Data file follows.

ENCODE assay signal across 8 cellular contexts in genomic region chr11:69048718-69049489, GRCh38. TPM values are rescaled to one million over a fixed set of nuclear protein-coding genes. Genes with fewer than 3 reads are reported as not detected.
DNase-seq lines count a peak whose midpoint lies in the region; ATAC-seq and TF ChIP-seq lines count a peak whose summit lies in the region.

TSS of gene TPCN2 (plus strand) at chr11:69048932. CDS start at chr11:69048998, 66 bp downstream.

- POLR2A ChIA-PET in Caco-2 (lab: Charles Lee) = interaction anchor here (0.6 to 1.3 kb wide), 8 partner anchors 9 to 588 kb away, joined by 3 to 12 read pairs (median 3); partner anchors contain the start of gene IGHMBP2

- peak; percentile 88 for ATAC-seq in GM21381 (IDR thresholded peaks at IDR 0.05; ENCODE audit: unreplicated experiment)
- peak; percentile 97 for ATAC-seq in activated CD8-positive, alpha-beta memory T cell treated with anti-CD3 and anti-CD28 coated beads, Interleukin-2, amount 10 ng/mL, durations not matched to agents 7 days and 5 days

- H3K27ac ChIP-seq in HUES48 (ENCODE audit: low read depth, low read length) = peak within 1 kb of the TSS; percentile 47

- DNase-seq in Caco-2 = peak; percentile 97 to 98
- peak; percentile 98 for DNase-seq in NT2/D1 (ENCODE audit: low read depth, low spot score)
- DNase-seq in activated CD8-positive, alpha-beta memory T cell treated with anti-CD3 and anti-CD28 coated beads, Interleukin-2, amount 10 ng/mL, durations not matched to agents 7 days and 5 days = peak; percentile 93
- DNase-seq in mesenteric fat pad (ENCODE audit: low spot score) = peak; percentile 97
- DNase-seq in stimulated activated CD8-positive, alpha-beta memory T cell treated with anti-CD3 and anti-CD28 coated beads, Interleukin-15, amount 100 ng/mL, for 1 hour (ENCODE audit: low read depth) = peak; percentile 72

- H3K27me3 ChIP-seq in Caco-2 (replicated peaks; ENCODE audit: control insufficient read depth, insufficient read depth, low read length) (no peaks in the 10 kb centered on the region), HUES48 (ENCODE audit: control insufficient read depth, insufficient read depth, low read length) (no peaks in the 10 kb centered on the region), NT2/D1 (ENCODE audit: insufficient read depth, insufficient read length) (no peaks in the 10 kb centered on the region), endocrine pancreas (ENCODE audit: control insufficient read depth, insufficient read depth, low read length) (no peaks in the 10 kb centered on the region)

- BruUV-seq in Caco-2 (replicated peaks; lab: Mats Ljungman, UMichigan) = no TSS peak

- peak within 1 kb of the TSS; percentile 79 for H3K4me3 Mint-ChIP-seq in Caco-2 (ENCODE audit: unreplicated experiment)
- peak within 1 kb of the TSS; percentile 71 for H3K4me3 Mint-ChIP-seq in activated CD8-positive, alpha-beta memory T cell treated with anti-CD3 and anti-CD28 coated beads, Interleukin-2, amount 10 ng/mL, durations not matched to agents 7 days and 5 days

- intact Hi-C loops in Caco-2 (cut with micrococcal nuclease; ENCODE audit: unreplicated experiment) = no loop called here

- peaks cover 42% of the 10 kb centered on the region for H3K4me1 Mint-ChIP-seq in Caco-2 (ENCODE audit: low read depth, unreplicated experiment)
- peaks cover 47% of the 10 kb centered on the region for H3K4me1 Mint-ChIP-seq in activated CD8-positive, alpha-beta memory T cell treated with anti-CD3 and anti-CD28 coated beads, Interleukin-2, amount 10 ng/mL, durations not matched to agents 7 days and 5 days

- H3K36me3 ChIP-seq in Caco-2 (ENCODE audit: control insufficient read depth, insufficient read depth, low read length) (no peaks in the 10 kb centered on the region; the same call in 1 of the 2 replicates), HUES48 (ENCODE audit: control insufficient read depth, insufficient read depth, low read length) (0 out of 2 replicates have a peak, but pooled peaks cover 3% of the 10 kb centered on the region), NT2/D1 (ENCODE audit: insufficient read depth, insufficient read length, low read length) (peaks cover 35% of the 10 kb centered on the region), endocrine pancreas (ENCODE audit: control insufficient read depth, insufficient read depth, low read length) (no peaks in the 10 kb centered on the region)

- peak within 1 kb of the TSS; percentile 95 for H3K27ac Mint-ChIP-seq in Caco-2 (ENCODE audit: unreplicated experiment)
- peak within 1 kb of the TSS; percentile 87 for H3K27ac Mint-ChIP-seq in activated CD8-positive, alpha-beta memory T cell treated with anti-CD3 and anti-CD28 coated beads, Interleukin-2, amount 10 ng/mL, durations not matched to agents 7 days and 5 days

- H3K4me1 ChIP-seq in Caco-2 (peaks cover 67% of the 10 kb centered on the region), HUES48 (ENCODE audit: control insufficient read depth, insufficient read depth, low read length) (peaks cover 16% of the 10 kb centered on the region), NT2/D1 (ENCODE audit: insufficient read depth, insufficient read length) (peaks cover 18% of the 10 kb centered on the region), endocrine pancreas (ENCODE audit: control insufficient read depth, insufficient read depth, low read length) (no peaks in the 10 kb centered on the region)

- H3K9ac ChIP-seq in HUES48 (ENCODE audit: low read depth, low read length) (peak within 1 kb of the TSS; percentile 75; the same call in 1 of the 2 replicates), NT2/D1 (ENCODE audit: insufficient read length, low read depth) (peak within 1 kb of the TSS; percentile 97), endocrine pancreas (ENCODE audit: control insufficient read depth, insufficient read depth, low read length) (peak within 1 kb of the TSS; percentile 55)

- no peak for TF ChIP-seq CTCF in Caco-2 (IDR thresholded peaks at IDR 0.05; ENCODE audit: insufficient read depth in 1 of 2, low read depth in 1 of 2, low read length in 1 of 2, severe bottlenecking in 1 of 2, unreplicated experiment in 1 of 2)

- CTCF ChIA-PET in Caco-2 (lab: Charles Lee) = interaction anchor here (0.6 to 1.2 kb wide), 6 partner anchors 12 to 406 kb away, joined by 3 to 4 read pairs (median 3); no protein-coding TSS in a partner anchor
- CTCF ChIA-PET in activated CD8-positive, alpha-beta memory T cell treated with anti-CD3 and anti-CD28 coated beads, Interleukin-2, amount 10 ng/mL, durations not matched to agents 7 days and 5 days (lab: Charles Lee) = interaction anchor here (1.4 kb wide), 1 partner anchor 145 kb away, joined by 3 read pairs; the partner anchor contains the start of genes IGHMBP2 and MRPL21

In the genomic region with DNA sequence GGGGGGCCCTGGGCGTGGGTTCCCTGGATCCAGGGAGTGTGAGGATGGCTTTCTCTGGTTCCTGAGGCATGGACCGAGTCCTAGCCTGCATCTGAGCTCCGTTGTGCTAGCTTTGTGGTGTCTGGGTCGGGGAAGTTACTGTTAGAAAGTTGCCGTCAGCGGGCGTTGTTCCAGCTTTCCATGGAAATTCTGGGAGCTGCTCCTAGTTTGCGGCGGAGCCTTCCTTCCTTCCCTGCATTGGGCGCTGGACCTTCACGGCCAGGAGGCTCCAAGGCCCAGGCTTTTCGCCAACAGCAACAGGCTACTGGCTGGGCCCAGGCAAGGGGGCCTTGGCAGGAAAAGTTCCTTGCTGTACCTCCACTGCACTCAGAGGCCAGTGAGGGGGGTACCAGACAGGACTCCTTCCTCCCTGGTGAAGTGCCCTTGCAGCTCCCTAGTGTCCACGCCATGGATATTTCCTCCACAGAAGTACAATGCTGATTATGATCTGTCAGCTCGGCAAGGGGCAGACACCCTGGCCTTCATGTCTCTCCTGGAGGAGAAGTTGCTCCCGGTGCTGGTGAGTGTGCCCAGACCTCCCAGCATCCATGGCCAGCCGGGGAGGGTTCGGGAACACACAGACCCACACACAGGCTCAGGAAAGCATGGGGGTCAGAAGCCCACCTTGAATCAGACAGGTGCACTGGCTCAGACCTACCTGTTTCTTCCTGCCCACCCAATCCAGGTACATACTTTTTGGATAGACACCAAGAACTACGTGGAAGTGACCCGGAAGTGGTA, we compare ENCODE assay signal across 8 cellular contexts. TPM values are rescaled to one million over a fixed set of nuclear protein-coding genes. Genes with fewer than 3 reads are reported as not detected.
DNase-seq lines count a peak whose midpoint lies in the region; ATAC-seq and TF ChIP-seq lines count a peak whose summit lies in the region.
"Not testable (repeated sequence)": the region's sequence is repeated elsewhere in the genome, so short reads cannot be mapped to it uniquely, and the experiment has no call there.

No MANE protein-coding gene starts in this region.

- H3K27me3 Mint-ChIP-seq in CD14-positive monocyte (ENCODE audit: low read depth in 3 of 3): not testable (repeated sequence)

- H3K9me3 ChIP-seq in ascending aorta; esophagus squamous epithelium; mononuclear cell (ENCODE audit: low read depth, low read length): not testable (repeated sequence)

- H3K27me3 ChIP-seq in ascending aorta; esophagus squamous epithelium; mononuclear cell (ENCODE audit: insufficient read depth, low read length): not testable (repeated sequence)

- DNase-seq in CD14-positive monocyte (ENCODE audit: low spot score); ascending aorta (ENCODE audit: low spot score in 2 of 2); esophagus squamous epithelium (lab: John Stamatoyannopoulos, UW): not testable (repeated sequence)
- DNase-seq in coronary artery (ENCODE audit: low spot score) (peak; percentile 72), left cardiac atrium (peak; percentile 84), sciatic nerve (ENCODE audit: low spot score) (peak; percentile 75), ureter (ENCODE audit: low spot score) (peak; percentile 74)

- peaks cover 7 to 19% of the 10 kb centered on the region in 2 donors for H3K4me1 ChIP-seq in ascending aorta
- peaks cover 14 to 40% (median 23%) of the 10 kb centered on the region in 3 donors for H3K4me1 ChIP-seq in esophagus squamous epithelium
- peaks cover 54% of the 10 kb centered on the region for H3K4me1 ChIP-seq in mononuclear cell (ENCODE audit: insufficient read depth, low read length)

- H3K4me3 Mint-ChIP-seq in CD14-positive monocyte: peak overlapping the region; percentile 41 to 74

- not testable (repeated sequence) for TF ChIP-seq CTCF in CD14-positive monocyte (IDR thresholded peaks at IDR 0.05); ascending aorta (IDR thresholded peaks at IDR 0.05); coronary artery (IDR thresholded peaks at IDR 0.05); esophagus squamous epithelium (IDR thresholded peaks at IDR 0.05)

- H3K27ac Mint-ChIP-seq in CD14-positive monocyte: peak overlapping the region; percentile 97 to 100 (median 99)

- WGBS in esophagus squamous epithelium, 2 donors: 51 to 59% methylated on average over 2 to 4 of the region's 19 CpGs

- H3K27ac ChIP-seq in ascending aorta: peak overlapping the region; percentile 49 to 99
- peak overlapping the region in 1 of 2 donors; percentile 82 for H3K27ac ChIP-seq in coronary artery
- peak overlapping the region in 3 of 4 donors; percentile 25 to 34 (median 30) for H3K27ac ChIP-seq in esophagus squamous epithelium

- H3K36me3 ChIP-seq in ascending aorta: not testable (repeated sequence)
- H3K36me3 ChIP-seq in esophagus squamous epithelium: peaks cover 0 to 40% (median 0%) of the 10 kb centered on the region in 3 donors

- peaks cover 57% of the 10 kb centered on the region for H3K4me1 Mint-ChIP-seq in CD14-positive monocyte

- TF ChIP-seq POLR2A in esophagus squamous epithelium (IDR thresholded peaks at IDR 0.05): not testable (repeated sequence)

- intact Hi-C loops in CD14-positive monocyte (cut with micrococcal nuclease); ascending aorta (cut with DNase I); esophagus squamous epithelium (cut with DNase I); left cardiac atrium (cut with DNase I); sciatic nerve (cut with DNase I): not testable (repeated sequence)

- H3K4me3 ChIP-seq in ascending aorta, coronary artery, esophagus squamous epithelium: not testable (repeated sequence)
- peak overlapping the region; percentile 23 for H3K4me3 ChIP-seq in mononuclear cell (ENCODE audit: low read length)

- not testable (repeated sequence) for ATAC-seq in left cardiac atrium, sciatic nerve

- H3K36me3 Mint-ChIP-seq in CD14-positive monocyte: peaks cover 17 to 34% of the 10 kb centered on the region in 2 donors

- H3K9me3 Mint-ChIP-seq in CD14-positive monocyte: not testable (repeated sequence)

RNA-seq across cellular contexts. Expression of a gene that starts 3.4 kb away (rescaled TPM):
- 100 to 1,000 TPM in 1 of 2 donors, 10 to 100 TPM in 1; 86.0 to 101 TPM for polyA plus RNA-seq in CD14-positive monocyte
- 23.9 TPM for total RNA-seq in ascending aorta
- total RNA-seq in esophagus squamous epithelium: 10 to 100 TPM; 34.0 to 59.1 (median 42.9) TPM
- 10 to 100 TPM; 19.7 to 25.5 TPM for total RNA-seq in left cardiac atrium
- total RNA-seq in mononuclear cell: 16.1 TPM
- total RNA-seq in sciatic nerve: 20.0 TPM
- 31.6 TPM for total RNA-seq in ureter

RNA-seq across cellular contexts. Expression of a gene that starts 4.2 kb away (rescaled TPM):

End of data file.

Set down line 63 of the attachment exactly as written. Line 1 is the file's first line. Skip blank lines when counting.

- total RNA-seq in sciatic nerve: 20.0 TPM